#1121: Environmental Working Group advice on cell phones
From the Environmental Working Group (USA):
Published on Environmental Working Group (http://www.ewg.org)
News Release – Lower Your Exposure to Cell Phone Radiation
Comprehensive Online Guide To Low-Radiation Wireless Devices
Published September 9, 2009
WASHINGTON, D.C. “”- Environmental Working Group”ôs (EWG) research team has assembled the most comprehensive online consumer guide ever to cell phone radiation, rating more than 1,000 cell phones marketed in the U.S.
With this free, user-friendly online tool , consumers can make informed decisions about which cell phones to buy. The EWG guide uses easy-to-read graphics to illustrate each phone”ôs radiofrequency emissions, enabling consumers to make quick comparisons of radiation output of various wireless devices. The url for the report: http://www.ewg.org/cellphone-radiation 
“We would like to be able to say that cell phones are safe,”Ě said Olga Naidenko, Ph.D., EWG Senior Scientist and lead author of the study. “But we can’t. The most recent science, while not conclusive, raises serious issues about the cancer risk of cell phone use that must be addressed through further research. In the meantime, consumers can take steps to reduce exposure.”Ě
EWG has compiled the guide, based on technical data provided by manufacturers, to fill the information gap left by the U.S. government”ôs failure to require cell phone makers and vendors to disclose emissions levels on labels or in-store advertising displays.
Better consumer information is vital. Recent scientific studies have produced evidence linking brain and salivary gland tumors to cell phone use. The state of the science, while far from definitive, is provocative and troubling and requires more research.
Public health officials”ô concerns about the possible dangers of radiofrequency emissions are intensifying as wireless devices proliferate. According to the CTIA Wireless Association , an international industry group, U.S. wireless subscribers numbered 270.3 million — 87 percent of Americans — as of December 2008, a 30 percent jump in three years. Some 60 percent of the global population — 4 billion people — subscribe to wireless services, according to Cellular News , an online global industry news outlet.
Health agencies in six nations — Switzerland, Germany, Israel, France, the United Kingdom, and Finland — have issued warnings to limit cell phone use, particularly by children, whose softer, thinner skulls are less able to shield the brain from radiation. Scientists have found that children’s brains absorb twice as much cell phone radiation as those of adults.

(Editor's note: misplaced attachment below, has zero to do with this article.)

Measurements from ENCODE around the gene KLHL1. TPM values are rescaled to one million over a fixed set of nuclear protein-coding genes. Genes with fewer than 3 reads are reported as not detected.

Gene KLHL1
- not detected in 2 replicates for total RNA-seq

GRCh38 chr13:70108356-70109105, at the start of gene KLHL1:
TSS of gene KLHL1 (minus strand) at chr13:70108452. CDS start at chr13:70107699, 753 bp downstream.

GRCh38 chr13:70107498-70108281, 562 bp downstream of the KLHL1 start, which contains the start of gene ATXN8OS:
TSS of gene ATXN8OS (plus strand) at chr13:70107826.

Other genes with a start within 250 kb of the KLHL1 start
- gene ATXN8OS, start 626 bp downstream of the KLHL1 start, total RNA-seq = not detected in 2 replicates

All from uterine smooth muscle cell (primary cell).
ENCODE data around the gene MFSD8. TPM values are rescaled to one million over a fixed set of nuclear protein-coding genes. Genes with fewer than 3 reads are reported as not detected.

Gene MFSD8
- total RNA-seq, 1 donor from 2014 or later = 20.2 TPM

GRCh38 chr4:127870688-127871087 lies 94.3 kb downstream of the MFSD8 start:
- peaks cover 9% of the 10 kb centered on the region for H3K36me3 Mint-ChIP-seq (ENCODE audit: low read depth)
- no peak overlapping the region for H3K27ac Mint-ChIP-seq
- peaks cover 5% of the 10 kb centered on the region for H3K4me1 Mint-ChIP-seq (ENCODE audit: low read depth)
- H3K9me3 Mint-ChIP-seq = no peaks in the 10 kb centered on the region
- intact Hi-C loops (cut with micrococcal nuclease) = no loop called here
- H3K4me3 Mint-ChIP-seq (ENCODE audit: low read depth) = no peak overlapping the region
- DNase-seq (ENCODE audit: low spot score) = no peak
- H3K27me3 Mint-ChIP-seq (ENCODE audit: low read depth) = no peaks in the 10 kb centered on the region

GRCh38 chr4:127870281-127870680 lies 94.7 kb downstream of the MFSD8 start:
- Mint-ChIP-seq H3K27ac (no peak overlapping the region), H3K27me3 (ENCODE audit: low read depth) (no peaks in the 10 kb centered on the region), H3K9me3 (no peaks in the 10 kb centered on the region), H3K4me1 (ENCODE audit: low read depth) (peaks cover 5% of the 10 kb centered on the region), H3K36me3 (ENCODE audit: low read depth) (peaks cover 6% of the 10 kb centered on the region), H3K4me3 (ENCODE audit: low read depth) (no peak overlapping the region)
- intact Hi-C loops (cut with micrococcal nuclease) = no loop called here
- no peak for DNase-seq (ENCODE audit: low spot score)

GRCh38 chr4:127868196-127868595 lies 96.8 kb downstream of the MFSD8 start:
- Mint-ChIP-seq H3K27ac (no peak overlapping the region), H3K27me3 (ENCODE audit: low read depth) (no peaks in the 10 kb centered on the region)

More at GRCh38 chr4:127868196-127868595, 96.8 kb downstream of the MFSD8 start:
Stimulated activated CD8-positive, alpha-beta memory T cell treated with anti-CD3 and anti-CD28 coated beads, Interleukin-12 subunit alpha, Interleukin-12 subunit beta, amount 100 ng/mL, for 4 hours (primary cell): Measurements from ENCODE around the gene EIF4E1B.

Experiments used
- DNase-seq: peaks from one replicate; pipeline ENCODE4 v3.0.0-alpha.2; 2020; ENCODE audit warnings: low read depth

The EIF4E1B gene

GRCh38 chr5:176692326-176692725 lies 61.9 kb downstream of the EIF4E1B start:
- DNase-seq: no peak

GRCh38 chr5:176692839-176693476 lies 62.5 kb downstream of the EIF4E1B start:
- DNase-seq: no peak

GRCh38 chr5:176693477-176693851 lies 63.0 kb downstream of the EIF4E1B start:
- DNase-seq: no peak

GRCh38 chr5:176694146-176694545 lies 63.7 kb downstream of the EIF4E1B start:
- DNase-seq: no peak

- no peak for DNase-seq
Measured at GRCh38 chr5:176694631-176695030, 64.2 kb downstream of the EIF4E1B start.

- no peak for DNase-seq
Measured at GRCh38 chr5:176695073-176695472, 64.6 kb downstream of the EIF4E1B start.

EWG”ôs analysis of possible public health risks of cell phone radiation culminates a 10-month investigation of more than 200 peer-reviewed studies, government advisories and industry documents.
Our conclusion: current U.S. cell phone radiation standards, set by the U.S. Federal Communications Commission (FCC) and based largely on 1992 cell phone industry recommendations, are outdated and allow 20 times more radiation to penetrate the head than the rest of the body.
EWG urges the FCC to upgrade its standards to take account of the newest scientific evidence and also increasing cell phone use by children.
“The first cell phones were marketed to adults,”Ě Naidenko said. “But today, children are just as likely to own a cell phone as a video game, baseball or bicycle.”Ě
According to the Pew Internet and American Life Project , which tracks cell phone use among U.S. children between 12 and 17 years old, last year (2008) 71 percent of tweens and teens owned cell phones. More than half use the device daily.
EWG urges concerned consumers to take action and tell the federal government that cell phone makers should be required to disclose each phone”ôs radiation output on the label.
The report also offers safety tips for reducing cell phone radiation exposure. Among them:
Use headsets and the speakerphone option if available.
Text more, talk less.
Stay off the phone when few bars indicate a weak signal.
EWG”ôs new interactive database, based on technical specifications of cell phones currently on the market and some popular older models, can be searched by model. A separate database details radiation levels of smart phones.
EWG”ôs top 10 phones, based on low emissions:
1. Samsung Impression (SGH-a877) [AT&T]
2. Motorola RAZR V8 [CellularONE]
3. Samsung SGH-t229 [T-Mobile]
4. Samsung Rugby (SGH-a837) [AT&T]
5. Samsung Propel Pro (SGH-i627) [AT&T]
6. Samsung Gravity (SGH-t459) [CellularONE, T-Mobile]
7. T-Mobile Sidekick [T-Mobile]
8. LG Xenon (GR500) [AT&T]
9. Motorola Karma QA1 [AT&T]
10. Sanyo Katana II [Kajeet]
EWG”ôs list of highest radiation phones:
1. Motorola MOTO VU204 [Verizon Wireless]
2. T-Mobile myTouch 3G [T-Mobile]
3. Kyocera Jax S1300 [Virgin Mobile]
4. Blackberry Curve 8330 [Sprint, U.S. Cellular, Verizon Wireless, MetroPCS]
5. Motorola W385 [U.S. Cellular, Verizon Wireless]
6. T-Mobile Shadow [T-Mobile]
7. Motorola C290 [Sprint, Kajeet]
8. Motorola i335 [Sprint]
9. Motorola MOTO VE240 [Cricket, MetroPCS]
10. Blackberry Bold 9000 [AT&T]
EWG is a nonprofit research organization headquartered in Washington, DC, with offices in Oakland, Ca. and Aimes, IA, that uses the power of information to protect human health and the environment.